OHS needs to ride the ESG wave

The current Environmental, Social and Governance (ESG) movement can be seen as the latest iteration of companies and business owners reflecting on the broader purposes of running a business.  An earlier manifestation of this reflection was Corporate Social Responsibility (CSR).  ESG and CSR are similar perspectives from different times but with a fundamental continuity.

Occupational health and safety (OHS) is integral to CSR/ESG/Sustainability considerations but is often overlooked or considered as a business add-on, a situation that has been allowed to persist by the OHS profession, Regulators and others over many decades.

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Mental health prevention is still glossed over

The latest edition of CEO Magazine contains a brief report of a workplace mental health breakfast seminar. It is written by John Karagounis, the CEO of the CEO Circle, the host of the seminar. Prominent speakers included Julia Gillard, Paul Howes and Georgie Harman, all associated with beyondblue. The prevention of mental ill-health at work is only inferred in this article, which reflects the dominant, and limited, perspective of most of the mental health sector. A deeper and broader analysis of workplace mental health is deserved.

However, the article included two statements of note. Clarification is being sought on this Karagounis statement:

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What employers need to know: the legal risk of asking staff to work in smokey air

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The following article is reproduced from the excellent academic communication website The Conversation, and is written by Elizabeth Shi, a Senior Lecturer, in RMIT University‘s Graduate School of Business and Law. The article is a very useful contribution to managing the risks of working in smokey environments but is only one contribution to a discussion on occupational health and safety in smokey workplaces that has many, many months to go.

Amid thick bushfire smoke in cities including Canberra and Melbourne, employers need to consider their legal obligations.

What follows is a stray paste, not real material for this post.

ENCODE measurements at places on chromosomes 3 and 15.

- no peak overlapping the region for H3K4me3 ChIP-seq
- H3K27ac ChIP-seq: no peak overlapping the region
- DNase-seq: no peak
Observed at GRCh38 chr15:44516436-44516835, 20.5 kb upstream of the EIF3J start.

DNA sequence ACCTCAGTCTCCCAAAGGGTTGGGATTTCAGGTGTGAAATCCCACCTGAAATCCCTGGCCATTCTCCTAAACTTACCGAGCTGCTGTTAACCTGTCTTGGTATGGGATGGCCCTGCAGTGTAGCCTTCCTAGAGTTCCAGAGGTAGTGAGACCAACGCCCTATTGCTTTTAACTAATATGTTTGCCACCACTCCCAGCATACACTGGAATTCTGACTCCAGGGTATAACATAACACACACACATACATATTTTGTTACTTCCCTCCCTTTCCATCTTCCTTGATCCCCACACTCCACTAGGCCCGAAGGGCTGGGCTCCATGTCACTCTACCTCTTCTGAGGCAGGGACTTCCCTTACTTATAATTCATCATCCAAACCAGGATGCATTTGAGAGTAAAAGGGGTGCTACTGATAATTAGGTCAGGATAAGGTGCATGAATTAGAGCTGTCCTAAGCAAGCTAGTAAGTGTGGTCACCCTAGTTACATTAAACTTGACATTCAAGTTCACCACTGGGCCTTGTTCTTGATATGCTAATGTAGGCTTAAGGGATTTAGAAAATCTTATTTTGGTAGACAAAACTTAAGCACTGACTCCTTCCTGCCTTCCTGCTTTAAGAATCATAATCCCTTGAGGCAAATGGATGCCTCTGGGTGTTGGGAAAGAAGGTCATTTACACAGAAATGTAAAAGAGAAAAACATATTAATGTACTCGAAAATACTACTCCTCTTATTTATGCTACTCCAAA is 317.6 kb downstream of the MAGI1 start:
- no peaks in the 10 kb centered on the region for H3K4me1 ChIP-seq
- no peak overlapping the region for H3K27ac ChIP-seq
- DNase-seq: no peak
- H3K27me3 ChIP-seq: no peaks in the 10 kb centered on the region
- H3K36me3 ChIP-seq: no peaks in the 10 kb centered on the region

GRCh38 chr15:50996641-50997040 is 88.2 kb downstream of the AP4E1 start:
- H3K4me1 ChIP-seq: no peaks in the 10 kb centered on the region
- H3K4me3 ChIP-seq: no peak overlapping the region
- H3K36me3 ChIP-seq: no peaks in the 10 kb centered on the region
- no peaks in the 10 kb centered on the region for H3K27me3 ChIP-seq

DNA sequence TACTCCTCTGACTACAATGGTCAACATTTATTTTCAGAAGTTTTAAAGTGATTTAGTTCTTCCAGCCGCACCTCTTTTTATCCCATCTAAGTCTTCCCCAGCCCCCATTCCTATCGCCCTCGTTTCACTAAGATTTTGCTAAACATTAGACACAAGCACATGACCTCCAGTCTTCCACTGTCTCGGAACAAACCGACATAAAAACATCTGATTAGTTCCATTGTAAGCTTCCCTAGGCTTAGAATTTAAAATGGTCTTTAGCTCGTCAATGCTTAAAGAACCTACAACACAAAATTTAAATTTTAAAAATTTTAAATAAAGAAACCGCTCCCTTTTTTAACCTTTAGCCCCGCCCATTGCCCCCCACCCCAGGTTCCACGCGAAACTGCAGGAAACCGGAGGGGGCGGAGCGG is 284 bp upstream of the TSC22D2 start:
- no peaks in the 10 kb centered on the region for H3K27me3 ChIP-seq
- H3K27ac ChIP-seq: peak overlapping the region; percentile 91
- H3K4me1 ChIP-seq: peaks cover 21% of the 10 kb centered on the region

Some have directed their workers not to turn up in order to avoid to occupational health and safety risks. Among them is the Commonwealth department of home affairs which last week asked most of its staff to stay away from its Canberra headquarters for 48 hours. Other employers want to know where they stand.

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Auditors and Exorcists

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This article was originally published in the SafetyAtWork magazine in March 2002, has been slightly edited with new links included. It is surprising how slow progress in the auditing sector has been, supporting some of the points raised in the Brydon Review.

The Enron saga means many things to many people. Some see the collapse as a result of greed, others as an inevitable result of US corporate capitalism, yet others focus on the political ramifications of the collapse. From a distance and in the context of workplace safety and risk management, the saga can be seen as a wake-up call for all businesses.

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Auditing the auditors

In the wake of several corporate collapses, the UK Government commissioned a review of the business auditing sector. In 2019, the final report of the Brydon Inquiry was released recommending substantial changes to auditing. Occupational health and safety (OHS) is increasingly considered as part of corporate governance so these recommendations have a direct effect on OHS management and reporting.

This report is relevant to Australia for many reasons, principally, because the audit firms that were scrutinised by Donald Brydon operate here.

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